August 31, 2015 // Uncategorized

St. Monica Parish, celebrates 100th anniversary, looks to future with hope

Click here for more photos from the celebration.

By Ann Carey, Photos by Kevin Haggenjos

MISHAWAKA — The celebration of the 100th anniversary of St. Monica Parish culminated in a joyful 1 p.m. Mass on Sunday, Aug. 30. The Mass took place just three days after the Aug. 27 feast of St. Monica, so readings for the Sunday liturgy were taken from her feast day.

Colorful fall mums climbed the stairs of the church’s main entrance on Mishawaka Avenue, and center aisle candelabra decorated with floral arrangements provided a festive setting for the centennial Mass celebration. A large number of parishioners and friends nearly filled the historic church, which was built in 1927 to accommodate the growing parish.

Bishop Kevin C. Rhoades was the main celebrant for the anniversary Mass. Joining him as concelebrants were: Msgr. Bruce Piechocki, St. Monica pastor; Father Bill Sullivan, pastor of St. John the Baptist Church in New Haven, who had been pastor of St. Monica for 12 years; and Father Barry England, who retired in June after being pastor at neighboring St. Bavo Church in Mishawaka for 15 years.

In his homily, Bishop Rhoades traced the rich history of the parish, which was established by Bishop Herman J. Alerding in 1915. The first church    building had been a Baptist Church on Mishawaka Avenue built in 1868, which was purchased and remodeled for Catholic liturgy. However, the congregation quickly outgrew that building

“So those first parishioners, who were filled with a lot of faith and were so generous,” built a two-story school with the church in the basement that was dedicated on May 13, 1917, Bishop Rhoades explained. It was on that same day that Our Lady first appeared to the children at Fatima, Portugal, he noted.

Within seven years, the parish had erased its building debt, he recounted. As the parish grew, parishioners came together to fund a new church building that was dedicated in 1927, and even during the Great Depression, parishioners reduced the debt and raised funds to add the beautiful stained glass windows, Stations of the Cross, furnishings and altar, Bishop Rhoades said.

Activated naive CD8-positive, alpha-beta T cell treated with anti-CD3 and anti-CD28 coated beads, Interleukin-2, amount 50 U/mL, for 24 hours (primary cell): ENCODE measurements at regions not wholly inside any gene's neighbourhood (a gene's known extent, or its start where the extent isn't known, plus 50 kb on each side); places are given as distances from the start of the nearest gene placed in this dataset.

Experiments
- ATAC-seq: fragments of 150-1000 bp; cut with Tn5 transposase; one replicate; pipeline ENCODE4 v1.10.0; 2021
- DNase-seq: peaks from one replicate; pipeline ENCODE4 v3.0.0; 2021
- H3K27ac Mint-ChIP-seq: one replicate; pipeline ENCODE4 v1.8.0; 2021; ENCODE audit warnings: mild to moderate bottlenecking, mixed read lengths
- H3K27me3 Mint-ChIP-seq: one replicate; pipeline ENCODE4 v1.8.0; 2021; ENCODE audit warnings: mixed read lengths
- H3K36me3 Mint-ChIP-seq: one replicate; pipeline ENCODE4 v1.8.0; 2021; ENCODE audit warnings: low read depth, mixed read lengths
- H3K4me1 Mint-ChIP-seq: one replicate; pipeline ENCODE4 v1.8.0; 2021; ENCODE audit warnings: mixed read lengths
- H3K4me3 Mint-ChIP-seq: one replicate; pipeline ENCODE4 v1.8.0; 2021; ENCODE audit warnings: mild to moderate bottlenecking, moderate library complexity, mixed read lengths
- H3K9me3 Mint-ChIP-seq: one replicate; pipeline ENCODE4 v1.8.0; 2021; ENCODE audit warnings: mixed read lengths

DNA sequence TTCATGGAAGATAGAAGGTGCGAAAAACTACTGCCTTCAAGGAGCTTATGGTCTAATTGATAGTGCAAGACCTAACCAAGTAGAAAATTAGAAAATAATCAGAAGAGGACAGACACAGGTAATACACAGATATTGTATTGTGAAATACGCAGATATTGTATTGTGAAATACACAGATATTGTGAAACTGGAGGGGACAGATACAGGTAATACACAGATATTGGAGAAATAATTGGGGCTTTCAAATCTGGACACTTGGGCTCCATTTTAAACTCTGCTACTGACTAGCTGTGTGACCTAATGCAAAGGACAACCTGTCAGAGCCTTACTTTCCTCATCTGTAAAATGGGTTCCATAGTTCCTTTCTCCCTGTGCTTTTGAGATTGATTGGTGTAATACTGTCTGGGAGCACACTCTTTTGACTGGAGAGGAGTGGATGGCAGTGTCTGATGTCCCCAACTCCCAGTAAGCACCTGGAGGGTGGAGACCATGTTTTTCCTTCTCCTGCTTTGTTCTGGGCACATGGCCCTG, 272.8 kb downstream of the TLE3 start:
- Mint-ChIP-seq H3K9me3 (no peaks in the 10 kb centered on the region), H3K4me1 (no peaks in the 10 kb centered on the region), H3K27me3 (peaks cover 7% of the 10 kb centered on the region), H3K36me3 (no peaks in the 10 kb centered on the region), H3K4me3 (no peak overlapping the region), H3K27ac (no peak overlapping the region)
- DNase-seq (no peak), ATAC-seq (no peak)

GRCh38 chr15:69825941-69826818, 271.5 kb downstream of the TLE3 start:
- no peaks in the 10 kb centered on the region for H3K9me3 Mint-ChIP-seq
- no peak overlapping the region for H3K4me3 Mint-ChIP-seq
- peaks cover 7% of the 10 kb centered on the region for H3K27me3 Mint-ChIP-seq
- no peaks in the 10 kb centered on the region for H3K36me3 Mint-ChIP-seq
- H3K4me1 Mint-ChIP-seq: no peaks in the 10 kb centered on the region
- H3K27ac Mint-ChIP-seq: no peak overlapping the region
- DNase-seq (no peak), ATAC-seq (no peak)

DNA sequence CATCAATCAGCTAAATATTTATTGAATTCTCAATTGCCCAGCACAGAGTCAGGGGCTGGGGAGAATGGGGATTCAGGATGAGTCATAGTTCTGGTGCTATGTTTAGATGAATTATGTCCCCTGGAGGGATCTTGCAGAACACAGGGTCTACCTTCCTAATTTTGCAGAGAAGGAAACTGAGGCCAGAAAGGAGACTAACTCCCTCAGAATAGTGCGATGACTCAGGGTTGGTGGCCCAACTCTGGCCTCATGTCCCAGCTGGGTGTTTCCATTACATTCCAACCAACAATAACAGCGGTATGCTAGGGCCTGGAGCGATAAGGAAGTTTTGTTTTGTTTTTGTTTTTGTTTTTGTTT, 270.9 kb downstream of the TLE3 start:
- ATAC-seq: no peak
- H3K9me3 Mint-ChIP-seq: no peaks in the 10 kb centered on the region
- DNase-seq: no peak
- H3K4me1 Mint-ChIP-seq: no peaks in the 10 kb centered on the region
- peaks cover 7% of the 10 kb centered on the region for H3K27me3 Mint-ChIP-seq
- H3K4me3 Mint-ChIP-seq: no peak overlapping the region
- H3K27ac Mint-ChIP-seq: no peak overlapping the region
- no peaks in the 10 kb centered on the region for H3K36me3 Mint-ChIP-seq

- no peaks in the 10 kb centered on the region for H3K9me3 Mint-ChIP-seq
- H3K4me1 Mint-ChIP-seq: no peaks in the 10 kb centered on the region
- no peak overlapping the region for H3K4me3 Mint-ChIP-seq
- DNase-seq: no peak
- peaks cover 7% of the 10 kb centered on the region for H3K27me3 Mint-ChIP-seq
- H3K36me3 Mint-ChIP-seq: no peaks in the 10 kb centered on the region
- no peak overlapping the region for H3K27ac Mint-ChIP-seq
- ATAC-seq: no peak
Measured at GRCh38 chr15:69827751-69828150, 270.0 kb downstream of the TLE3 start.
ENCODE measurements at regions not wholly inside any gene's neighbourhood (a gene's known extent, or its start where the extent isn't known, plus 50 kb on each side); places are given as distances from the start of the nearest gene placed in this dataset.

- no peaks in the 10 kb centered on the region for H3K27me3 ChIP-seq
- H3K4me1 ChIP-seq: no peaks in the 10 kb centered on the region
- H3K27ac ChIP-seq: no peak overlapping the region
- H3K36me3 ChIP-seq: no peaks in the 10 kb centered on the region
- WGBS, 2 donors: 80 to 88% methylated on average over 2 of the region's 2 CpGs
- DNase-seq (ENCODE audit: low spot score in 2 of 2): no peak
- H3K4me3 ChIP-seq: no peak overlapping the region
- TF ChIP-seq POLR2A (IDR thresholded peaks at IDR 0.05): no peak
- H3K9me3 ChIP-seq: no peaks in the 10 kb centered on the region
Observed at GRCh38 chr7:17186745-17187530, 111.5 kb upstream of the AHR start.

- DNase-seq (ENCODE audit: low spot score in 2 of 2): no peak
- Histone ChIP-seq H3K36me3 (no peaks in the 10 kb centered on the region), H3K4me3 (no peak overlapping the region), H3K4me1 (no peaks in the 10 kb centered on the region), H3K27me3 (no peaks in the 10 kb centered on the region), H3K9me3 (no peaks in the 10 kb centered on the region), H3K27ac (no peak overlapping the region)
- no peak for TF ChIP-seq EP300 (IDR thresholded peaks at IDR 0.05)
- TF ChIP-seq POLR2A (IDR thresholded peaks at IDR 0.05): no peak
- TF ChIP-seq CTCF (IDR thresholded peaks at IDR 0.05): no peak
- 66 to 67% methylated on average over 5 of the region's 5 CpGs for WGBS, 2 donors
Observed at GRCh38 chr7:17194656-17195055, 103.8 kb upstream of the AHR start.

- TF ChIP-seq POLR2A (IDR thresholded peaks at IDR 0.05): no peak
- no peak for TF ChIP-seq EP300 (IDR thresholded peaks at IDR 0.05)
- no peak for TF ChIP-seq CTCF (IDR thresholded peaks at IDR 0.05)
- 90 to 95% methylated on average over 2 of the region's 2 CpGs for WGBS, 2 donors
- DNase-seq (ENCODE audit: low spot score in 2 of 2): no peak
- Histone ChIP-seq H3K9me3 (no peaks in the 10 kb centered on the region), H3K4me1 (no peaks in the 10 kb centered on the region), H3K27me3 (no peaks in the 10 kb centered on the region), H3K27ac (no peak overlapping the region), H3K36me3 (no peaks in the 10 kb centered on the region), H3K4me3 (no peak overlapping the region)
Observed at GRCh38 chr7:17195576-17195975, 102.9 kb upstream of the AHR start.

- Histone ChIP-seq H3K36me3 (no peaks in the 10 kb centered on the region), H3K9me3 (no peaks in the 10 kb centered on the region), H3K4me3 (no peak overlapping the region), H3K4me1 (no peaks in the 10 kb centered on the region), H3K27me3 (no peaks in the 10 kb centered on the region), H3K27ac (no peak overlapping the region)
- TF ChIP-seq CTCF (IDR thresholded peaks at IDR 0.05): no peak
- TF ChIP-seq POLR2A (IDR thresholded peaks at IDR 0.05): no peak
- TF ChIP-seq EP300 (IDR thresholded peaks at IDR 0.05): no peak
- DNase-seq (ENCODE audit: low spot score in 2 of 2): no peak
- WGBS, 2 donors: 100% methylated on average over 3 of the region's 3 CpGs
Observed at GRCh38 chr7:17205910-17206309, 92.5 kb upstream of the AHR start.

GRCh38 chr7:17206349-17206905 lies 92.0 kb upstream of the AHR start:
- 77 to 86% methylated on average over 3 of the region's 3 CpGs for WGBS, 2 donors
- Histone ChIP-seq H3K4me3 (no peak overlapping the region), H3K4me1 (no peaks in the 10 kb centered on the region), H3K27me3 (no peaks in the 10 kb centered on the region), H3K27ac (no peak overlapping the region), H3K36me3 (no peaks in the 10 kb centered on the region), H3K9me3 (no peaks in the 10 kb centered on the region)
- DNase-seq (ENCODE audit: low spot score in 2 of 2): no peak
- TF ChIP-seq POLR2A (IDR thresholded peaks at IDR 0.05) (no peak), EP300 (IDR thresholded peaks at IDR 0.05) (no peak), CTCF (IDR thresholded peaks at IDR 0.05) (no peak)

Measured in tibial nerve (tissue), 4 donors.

He observed that the people of St. Monica face financial challenges today not unlike those of the early parishioners, and he expressed confidence in their dedication and ability to address those challenges.

“I have been so impressed, meeting with Msgr. Bruce (Piechocki) and parish lay leaders, by your renewed determination to move into the future with hope. This requires much sacrifice and generosity, but I believe that you are up to the task. I want St. Monica’s to continue, to thrive, and to grow,” Bishop Rhoades said.

“I wish to encourage you in your endeavors and thank you for all you are doing to preserve this great parish.”

Bishop Rhoades also encouraged the parishioners to continue the mission of the parish: works of evangelization, welcome of new parishioners, support of education, outreach to the poor and needy, and care for the sick and homebound. And he encouraged the parish to begin its second century by reflecting on the upcoming Jubilee Year of Mercy.

Many second and third generation parishioners attended the anniversary Mass. James Mahler has been a lifetime parishioner, and he and his wife, Carol Ann, were married at St. Monica. The names of two of his relatives are on one of the stained glass windows as donors, for a cousin had collected tin cans during the Great Depression to make money to pay for a window.

Mary Ann DelPrete was raised in St. Monica Parish, as was her mother, and both attended the parish school. She and her husband, Lou DelPrete, were married there. Their five children also attended school at St. Monica, with their youngest being an altar server for the anniversary Mass.

“My whole family has been a part of this parish,” Mary Ann DelPrete said. “The parish is part of my life, my history, my family. I have a lot of memories here. It’s part of my extended family now: losing my parents — everybody here has helped me through everything. We all watch out for each other; we all love each other.”

Barbara Horvath, a parishioner for close to 50 years, echoed that sentiment.

“I like it because it’s friendly; Father’s always out here greeting us after Mass, and a lot of people stop and talk and visit,” said Horvath, who for 20 years had been a volunteer track coach at the school, along with her late husband, Richard.

Even parishioners with a shorter tenure at the parish spoke in glowing terms about St. Monica. Lenny Sailor said that he was attracted to the parish after attending a friend’s wedding there, so he joined in 1990 and a few months later, met his wife, Pam, there. The two were married at St. Monica in 1993 by then-pastor Father Bill Sullivan.

“So this is such a treat today, to celebrate this (anniversary) and see Father Bill again,” Sailor said, adding that the parish appreciates the support of Bishop Rhoades.

The 100th anniversary celebration concluded with a parish dinner after the Mass at Riverside Terrace.



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